The same goes for string bending and tremolo use. While they are great techniques for creating interesting intonation in your playing it takes its toll on your strings.
The use of tremolo is especially common in genres like shoegaze where nearly every chord is swept back and forth with tremolo. So don’t think it’s something you shouldn’t do; just be prepared with an extra packet of strings if you’re making use of it.
Physical Issues With the Guitar
There are a few main areas of your guitar to keep in check.
- The nut.
- The Frets.
- The Bridge.
- Tuning posts.
These are high tension areas of your guitar and if they become dirty or jagged they can wear your strings down!
Let’s check out what you can do to resolve these issues…
How to Make Your Strings Last Longer Before Breaking
Giving your strings a quick clean before each practice session is the number one way to keep them at peak performance.
A simple wipe down with a microfibre cloth should do that trick if you do it regularly. If you haven’t given them a clean in a while; using a bit of isopropyl rubbing alcohol will help get any baked-in dirt off your strings.
Storing your guitar correctly between playing sessions will also make your strings last longer. Keeping your guitar in a case, and away from damp places will help maintain the condition of your strings for longer.
There are also some physical issues with your guitar that can lead to string breakage.
- If your strings seem to be breaking near the nut then it’s likely that dirt and grit has built up in the slots your strings run through. Make sure to give these a good clean before restringing next time.
- If your breaks seem to be happening near the tuning posts there’s a chance the edges of the post have become harsh and jagged.
Smoothing them out should fix this issue. A great way to do this is to take an old string and roll it back and forth through the post.
- Frets can also be a point of destruction for your strings. The edges of your frets can sometimes become sharp, not enough to cut you; but with continuous playing, it’s enough to wear your strings down.
Smoothing them out with a bit of sandpaper should sort you out.
- If your strings seem to always break near the high end of your fretboard, then your bridge might be to blame. This is a problem commonly found on new guitars as the saddle that your strings run over can be too sharp.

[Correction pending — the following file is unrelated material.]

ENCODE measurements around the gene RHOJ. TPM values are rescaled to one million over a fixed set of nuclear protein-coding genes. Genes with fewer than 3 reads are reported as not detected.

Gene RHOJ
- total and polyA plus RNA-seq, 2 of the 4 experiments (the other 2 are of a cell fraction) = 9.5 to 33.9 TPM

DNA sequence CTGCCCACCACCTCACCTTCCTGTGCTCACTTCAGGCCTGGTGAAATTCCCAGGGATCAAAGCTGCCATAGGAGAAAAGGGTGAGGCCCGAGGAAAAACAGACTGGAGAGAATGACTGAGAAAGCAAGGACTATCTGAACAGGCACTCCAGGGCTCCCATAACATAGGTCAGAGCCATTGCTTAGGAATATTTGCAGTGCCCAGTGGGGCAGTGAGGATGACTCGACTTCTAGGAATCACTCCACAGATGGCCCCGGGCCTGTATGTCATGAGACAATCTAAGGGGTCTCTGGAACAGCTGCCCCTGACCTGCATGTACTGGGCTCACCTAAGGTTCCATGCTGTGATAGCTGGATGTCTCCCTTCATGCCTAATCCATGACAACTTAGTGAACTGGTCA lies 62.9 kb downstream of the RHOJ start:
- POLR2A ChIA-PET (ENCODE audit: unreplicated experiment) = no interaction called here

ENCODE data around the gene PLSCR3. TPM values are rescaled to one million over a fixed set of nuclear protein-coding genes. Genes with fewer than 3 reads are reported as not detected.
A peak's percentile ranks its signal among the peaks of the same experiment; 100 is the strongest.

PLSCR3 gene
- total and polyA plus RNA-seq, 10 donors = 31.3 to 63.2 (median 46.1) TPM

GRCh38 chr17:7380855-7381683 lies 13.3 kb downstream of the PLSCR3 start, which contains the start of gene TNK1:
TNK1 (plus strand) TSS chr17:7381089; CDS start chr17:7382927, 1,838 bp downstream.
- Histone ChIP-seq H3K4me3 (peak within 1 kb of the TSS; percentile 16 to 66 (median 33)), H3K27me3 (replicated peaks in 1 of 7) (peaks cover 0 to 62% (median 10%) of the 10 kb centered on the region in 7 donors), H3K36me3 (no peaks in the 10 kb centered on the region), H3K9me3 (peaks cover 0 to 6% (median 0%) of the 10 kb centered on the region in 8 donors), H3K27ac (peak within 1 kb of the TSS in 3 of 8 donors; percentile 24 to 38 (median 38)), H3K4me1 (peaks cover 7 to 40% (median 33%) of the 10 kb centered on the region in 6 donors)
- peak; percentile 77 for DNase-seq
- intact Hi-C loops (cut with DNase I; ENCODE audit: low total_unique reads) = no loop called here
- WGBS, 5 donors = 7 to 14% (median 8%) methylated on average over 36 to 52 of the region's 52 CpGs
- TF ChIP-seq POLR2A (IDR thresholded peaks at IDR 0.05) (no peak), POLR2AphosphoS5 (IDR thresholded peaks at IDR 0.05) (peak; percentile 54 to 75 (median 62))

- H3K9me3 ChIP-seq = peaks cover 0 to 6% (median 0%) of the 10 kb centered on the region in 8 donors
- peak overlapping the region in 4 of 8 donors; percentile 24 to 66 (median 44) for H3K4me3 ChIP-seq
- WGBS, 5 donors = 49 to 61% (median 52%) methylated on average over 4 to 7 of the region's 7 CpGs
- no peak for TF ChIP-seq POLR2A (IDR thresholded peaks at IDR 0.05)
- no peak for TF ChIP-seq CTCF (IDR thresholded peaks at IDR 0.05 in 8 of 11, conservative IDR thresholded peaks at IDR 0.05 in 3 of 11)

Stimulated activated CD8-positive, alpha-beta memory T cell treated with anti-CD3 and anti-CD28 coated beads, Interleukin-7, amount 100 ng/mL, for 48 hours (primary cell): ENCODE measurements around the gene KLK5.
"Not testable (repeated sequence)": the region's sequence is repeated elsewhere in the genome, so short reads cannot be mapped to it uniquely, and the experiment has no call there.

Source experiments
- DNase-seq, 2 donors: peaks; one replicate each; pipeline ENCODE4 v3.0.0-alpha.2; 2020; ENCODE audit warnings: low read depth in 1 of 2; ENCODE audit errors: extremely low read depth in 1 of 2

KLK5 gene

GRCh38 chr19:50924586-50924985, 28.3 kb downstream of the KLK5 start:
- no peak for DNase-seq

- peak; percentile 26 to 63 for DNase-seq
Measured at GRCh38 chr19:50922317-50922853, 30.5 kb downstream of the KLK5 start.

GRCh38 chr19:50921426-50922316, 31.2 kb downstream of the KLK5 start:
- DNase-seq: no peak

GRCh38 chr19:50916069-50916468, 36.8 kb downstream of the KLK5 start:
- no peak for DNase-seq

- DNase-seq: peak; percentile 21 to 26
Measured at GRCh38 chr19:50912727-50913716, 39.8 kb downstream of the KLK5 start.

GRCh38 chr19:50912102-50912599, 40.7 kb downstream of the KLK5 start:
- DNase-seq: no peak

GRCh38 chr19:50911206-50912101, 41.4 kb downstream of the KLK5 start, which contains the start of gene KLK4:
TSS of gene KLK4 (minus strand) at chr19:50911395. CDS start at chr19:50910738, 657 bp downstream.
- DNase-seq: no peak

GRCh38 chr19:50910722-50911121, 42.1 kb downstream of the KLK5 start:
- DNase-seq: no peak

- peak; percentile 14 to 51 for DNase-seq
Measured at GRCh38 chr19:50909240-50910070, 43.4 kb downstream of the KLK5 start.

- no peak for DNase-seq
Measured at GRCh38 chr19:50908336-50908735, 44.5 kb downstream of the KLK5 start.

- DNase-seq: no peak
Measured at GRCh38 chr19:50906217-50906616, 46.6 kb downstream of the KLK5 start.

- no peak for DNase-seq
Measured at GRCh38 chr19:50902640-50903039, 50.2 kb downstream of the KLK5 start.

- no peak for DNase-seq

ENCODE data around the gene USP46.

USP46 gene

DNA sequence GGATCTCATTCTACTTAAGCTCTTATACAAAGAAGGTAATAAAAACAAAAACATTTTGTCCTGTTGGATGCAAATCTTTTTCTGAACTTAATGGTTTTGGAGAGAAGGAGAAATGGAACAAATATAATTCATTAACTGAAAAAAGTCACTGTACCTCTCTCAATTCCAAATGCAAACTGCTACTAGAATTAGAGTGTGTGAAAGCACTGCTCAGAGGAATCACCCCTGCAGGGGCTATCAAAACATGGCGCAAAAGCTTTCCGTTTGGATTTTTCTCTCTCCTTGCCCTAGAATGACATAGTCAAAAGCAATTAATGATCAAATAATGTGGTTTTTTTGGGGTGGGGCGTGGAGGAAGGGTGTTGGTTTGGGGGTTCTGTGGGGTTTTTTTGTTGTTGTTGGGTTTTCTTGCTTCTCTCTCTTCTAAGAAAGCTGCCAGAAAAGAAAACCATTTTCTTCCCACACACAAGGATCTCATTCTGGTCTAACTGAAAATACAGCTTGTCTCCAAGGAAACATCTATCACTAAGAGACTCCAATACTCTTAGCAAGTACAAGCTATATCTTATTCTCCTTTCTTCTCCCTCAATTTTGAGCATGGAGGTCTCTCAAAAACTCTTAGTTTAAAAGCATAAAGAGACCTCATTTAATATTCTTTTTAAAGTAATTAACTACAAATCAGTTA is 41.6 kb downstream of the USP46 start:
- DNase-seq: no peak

The bridge is a high tension point on your guitar so you can probably guess why a sharp saddle is bad news for keeping your strings in tack. Sandpaper will do the trick to smooth out your saddle. Use a fine 600 grit to start, and work through to 1200 grit to really polish it out.
String Brands & Types That Last Longer
Coated strings only came about in the 1990’s, and before then, planning for a mid-gig string snap was basically a given. With a couple decades of experience coated strings have become a great option for longer lasting strings.
The go to coated strings are Elixir Nanoweb and Polyweb Steel strings. These strings feature a coated finish that will make them last 2 or 3 times longer than standard steel strings. So you might be able to get a good 6 months to a year without having to change them.
Nanoweb strings will give you a brighter and warmer sound, while Polyweb strings will give you faster movement and a warmer sound. Most people prefer the Nanowebs but it comes down to personal preference and play style.
If you’re not a fan of the way coated strings sound then you should try stainless steel strings. The Ernie Ball Super Slinky Stainless Steel strings are some of the best. Unlike standard nickel strings, they’re resistant to rust and dirt build-up extending their life when compared to cheaper nickel strings.
Another great choice for uncoated strings are NYXL D’Addario strings. They’re designed to increase tuning stability by 131%. This makes them perfect for using bends and tremolos.
How Long Should Guitar Strings Sound Good For?
Steel guitar strings will usually keep their tone for about 3 months or about 100 hours of playtime. After that, they can start to sound dull, no matter what guitar you have.
This 3 month period isn’t a hard and fast rule however if after 3 months your strings are still sounding great then keep using them! Some guitarists will leave the same strings on for 6 months or more.
Acoustic guitar steel strings will typically sound better for longer in comparison to an electric when played an equal amount.
Acoustic guitar strings also take some breaking in to get them sounding warm and bright. A bit of dirt on your acoustic strings will actually help your tone. Electric strings don’t have the nuance as the pickups amplify the clean tone of brand new strings.
Nylon strings on the other hand rarely need to be changed and will last several months a set. The thing to watch out for with nylon strings are the bass strings these will often lose their tone 2 -3 times quicker than treble strings.